The idea of “wellness” being a bad thing is such a strange concept. It’s all about being well – where could the harm be?
The problem comes with how this trend – popularized online primarily – is impacting the relationship we have with our doctors. After years of relying on medical science and seeing life expectancy climb to hitherto unseen heights as a result, suddenly we’re questioning everything.
[photo by congerdesign]
The idea of your doctor being incorrect is a terrifying one. This is a person who, in a very literal way, has your life in their hands. We are all taught to respect and trust doctors, to check things with doctors, to take their word as the law when it comes to health. So if you find yourself in a scenario where you think you have reason to doubt them, it’s terrifying.
Check Your Bias
Say you have a health condition and, like most people in the modern world, that means you have taken control and read up about it online. You have found many people with your condition saying how well The Amazing Pill (as an example!) works, or saw a recommendation on WebMD.com. You go to your doctor and say you would like The Amazing Pill, but they refuse.
It’s at this point you might begin to think that they’re wrong. There’s a goldmine of information online, some of which can only exist by telling you to question your doctor at every turn. Perhaps to even suggest that doctors refuse to prescribe treatments and medications because they can’t get money off “big pharma” for them.
So while you might be right and your doctor is overlooking The Amazing Pill for unacceptable reasons, also try and remember that they know better than you. Just because something works for someone else doesn’t make it a good fit for you; there might be good reasons it’s not beneficial for you.
Always try and check the bias of your position when you suspect your doctor is incorrect. Do you really think they are incorrect? Or is there a part of you just hoping they are, because it will mean you’re one step closer to a cure/treatment/whatever that you have already decided on?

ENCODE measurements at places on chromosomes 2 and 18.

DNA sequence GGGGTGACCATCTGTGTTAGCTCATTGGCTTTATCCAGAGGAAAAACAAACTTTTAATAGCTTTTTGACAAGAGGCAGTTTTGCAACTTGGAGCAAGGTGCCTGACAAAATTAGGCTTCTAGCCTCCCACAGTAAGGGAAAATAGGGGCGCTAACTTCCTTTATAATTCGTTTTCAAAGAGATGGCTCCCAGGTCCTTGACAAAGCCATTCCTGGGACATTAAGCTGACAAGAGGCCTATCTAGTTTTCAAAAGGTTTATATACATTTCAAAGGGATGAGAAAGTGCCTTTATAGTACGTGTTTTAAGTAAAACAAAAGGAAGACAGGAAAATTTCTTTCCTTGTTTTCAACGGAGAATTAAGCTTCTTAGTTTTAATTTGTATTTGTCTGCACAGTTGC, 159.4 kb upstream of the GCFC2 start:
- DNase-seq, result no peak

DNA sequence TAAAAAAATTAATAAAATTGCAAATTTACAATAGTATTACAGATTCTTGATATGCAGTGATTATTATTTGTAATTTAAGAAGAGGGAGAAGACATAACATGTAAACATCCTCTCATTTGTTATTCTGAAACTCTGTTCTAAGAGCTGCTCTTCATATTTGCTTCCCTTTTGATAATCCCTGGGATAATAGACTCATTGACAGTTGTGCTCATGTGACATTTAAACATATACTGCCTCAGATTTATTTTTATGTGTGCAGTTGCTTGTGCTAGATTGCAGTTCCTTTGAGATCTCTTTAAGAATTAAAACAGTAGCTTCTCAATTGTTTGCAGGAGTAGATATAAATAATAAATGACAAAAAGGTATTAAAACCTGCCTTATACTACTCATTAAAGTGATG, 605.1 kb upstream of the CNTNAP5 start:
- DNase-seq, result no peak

Seek A Second Opinion
[photo by DarkoStojanovic]
If you pass the bias check, then don’t fling yourself at the nearest alternative medicine guru or Trulaw.com in search of recompense. It’s important to remember that honest mistakes happen, or a misdiagnosis is made because of legitimate reasons.
It therefore stands to reason that your next step is to seek a second opinion. And that’s a real second opinion, not one you find at the bottom of “wellness” blogs after a bit of Googling. Go and see an MD who doesn’t know your existing doctor. Don’t tell them it’s a second opinion; just present as if you’re a new patient seeking a diagnosis or a medication – whatever your concern is. Present everything in the same way you did to your original doctor.
If this doctor agrees with the first, then you might need to go back and examine why you thought your original doctor was wrong. There might be a dent in your thinking that you need to solve.
If they do come to a different conclusion, then you can proceed with them as your new doctor. Depending on the severity of the mistake of the first doctor, you have numerous options in front of you. The most important, however, is that you’re now on the right track for the healthcare you need.
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